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Raziel
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12 Sep 2012, 11:17 am

Sorry for posting this here...

I propably have a PTSD, after I had to stay two years ago for 14 days against my will in the locked ward of a psychiatric hospital.
They didn't realize that I freaked out there so much, because I had claustrophobia.
I couldn't tell them properly my situation.

Now, I'm actually a looooot better with my trauma and it's gone to maybe 70% I guess. :D

But in one week it's exactly two years ago and this causes me a lot of stress.
Actually emotionally I'm doing quite allright.
BUT shortly after the trauma occoured I had some psychotic symptoms I guess, last year at the same time I clearly had some psychotic symptoms because of the PTSD and a lot of emotionally disturbance and fear and so on. This year I'm mostly calm for the first time and I'm doing very well emotionally actually, I don't freak ot, nothing. I'm even mostly calm, BUT I guess psychotic symptoms are comming back. I allready thought that yesterday, but wasn't sure, but now I am pretty sure. 8O

So, okay here the problems:
I will NOT go in THAT psychiatric hospital again!
I have an appointment by a psychiatrist on september 19th, but I have never gone there bevore. So I don't know him.
I'm allone at home and that frightens me, in case I might freak out or something. I don't think so, because those symptoms went away every time I had them by itself and I was still mostly attached to really, but it still scares me. :cry:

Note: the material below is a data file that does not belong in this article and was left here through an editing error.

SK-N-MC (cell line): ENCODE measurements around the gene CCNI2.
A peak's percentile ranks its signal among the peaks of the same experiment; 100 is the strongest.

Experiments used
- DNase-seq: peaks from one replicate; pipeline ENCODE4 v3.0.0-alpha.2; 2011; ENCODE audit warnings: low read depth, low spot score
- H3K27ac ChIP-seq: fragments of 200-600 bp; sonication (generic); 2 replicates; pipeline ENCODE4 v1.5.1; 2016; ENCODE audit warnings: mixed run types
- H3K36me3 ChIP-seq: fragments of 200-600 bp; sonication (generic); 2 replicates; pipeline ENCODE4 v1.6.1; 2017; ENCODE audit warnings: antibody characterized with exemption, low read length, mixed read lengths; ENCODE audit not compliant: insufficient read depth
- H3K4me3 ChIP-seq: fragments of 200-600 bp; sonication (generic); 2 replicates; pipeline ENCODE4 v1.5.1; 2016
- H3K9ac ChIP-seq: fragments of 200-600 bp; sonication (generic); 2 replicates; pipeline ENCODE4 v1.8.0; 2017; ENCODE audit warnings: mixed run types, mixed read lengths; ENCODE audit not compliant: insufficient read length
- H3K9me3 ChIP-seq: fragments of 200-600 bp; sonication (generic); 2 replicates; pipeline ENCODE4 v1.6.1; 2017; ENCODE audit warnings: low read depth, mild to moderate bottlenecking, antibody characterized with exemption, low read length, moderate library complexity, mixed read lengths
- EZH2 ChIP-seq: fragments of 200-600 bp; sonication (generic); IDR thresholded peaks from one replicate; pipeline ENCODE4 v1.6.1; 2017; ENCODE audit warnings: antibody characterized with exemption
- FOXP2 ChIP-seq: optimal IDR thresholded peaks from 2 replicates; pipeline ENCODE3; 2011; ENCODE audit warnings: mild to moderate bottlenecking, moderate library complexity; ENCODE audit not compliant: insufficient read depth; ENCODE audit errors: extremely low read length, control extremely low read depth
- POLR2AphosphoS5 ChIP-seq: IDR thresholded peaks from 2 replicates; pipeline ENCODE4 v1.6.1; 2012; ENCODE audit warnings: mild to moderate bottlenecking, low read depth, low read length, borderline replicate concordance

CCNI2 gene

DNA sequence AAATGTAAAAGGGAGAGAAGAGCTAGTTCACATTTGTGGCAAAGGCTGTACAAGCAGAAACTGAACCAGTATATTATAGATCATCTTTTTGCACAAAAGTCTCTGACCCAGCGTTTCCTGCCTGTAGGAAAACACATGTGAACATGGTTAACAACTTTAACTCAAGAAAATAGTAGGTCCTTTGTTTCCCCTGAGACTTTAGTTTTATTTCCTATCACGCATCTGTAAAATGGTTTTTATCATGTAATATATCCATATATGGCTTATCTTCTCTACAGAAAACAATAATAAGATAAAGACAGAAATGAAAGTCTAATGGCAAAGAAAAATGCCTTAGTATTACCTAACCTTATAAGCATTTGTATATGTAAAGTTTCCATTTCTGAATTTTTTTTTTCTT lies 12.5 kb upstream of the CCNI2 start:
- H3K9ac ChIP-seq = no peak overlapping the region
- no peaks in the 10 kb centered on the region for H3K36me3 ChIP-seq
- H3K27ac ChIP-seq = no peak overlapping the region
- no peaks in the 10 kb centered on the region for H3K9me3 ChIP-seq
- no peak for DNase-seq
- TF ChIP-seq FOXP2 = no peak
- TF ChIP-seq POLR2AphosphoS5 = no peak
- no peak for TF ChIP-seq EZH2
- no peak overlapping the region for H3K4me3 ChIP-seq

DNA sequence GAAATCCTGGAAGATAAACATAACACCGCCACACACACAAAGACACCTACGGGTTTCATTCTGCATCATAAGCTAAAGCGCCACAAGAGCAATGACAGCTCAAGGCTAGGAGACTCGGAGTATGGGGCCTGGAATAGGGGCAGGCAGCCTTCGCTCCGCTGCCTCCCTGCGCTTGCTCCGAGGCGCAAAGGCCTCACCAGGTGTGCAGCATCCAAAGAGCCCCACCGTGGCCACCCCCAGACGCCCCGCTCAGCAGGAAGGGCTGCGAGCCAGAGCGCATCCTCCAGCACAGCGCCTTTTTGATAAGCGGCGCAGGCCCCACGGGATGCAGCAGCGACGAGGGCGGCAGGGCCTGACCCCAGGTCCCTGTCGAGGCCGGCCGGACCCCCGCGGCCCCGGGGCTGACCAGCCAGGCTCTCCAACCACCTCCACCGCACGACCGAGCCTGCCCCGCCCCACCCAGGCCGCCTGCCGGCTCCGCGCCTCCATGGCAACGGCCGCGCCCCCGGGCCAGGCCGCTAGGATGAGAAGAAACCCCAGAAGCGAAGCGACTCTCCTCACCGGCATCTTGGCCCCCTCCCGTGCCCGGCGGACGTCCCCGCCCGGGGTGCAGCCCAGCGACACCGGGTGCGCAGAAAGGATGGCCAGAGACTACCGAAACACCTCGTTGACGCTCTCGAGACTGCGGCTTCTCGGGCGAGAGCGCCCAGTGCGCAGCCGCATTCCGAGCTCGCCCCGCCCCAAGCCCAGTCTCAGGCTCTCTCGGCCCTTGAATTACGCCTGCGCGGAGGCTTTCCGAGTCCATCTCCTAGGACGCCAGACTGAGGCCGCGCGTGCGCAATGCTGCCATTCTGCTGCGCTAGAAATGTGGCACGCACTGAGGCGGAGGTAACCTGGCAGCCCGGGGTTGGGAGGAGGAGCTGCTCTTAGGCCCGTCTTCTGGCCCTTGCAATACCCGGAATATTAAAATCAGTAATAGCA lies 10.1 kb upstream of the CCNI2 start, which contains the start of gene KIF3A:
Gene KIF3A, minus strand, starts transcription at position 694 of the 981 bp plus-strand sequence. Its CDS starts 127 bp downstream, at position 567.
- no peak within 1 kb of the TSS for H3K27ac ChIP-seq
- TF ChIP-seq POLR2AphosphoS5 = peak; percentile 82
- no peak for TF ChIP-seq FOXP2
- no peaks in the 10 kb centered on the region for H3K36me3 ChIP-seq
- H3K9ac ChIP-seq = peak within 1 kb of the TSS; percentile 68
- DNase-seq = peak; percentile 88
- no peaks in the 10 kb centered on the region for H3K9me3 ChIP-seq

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cathylynn
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12 Sep 2012, 11:54 am

too bad you can't see the psychiatrist sooner. a temporary rx for antipsychotics could make you much more comfortable. they can't hospitalize you unless you're a danger to yourself or others.



Raziel
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12 Sep 2012, 12:04 pm

I react very bad to antipsychotics.
I once got a blepharospasm on the right eye. Since this I have been toled that I shouldn't take any medications anymore that can cause dyskinesias. :?


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Callista
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12 Sep 2012, 12:55 pm

Good thing your psychosis is mild and you "stay in touch with reality", as you put it. You may be able to manage it indirectly by managing your anxiety.

What psychotic symptoms, exactly? Hallucinations? Losing track of reality? Unrealistic thinking? Paranoia? Depending on exactly what you're experiencing and how severe it is, it may not even qualify as full-on psychosis. Or it may, and you may be able to deal with it in some way other than antipsychotics.